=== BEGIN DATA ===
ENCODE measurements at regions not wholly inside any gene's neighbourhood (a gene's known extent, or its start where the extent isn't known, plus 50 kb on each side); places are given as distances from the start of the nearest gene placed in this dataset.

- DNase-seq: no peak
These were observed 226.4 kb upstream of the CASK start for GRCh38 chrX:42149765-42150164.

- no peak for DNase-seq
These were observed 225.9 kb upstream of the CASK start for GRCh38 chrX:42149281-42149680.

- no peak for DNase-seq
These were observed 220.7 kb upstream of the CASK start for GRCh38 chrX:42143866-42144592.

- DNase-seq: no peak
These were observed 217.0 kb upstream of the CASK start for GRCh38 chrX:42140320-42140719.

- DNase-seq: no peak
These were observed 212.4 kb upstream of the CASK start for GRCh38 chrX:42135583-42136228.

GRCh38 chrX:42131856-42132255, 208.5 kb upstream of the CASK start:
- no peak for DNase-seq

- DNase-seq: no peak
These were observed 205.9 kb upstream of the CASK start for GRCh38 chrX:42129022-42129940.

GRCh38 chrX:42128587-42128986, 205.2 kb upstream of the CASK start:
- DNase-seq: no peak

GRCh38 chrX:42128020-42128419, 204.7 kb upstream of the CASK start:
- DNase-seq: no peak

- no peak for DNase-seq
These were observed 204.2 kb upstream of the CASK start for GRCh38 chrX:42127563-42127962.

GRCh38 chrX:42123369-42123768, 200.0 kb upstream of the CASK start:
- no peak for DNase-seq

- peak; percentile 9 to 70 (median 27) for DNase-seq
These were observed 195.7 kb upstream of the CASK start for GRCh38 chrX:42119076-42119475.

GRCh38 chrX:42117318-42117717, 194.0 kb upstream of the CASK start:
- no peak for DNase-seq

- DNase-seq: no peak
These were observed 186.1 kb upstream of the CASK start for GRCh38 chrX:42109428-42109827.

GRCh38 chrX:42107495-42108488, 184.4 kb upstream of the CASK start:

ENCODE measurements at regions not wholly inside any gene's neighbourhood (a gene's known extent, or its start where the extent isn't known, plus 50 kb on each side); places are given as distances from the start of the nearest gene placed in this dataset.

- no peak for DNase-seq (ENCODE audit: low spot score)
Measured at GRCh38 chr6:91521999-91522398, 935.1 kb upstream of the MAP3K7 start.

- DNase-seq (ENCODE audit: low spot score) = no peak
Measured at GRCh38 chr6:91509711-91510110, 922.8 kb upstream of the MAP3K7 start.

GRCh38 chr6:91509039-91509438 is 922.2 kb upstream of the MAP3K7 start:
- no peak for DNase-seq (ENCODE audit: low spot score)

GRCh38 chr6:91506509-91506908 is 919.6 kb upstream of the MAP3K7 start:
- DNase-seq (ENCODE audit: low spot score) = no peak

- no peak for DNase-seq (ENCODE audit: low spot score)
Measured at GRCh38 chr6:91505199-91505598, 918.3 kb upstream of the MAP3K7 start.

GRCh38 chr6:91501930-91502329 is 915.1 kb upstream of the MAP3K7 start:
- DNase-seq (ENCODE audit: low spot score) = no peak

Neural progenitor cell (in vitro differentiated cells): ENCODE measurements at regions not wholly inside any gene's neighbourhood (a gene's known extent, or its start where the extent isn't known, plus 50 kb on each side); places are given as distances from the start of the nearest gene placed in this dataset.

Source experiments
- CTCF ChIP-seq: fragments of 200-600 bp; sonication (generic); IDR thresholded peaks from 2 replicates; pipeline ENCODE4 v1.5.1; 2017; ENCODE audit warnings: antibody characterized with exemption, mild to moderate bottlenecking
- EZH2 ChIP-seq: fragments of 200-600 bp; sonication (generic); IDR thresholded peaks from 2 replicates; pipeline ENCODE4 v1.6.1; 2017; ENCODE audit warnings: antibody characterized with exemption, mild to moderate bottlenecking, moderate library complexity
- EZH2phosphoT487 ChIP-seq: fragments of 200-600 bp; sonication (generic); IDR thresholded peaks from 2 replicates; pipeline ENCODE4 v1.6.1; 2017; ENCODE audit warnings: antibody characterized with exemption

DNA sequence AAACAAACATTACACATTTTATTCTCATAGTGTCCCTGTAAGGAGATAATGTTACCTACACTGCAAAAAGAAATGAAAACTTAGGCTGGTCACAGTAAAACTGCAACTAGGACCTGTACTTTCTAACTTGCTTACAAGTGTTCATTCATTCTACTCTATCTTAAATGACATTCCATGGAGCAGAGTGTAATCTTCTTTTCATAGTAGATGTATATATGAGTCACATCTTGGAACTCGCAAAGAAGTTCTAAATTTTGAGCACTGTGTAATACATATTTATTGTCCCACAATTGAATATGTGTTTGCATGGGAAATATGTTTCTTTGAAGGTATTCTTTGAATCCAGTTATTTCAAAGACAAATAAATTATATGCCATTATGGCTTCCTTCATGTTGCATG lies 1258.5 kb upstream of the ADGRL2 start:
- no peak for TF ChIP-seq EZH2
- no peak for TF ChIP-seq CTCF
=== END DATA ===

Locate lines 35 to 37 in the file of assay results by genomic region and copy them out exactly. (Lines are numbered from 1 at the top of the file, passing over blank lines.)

Measured at GRCh38 chr6:91509711-91510110, 922.8 kb upstream of the MAP3K7 start.

GRCh38 chr6:91509039-91509438 is 922.2 kb upstream of the MAP3K7 start:
- no peak for DNase-seq (ENCODE audit: low spot score)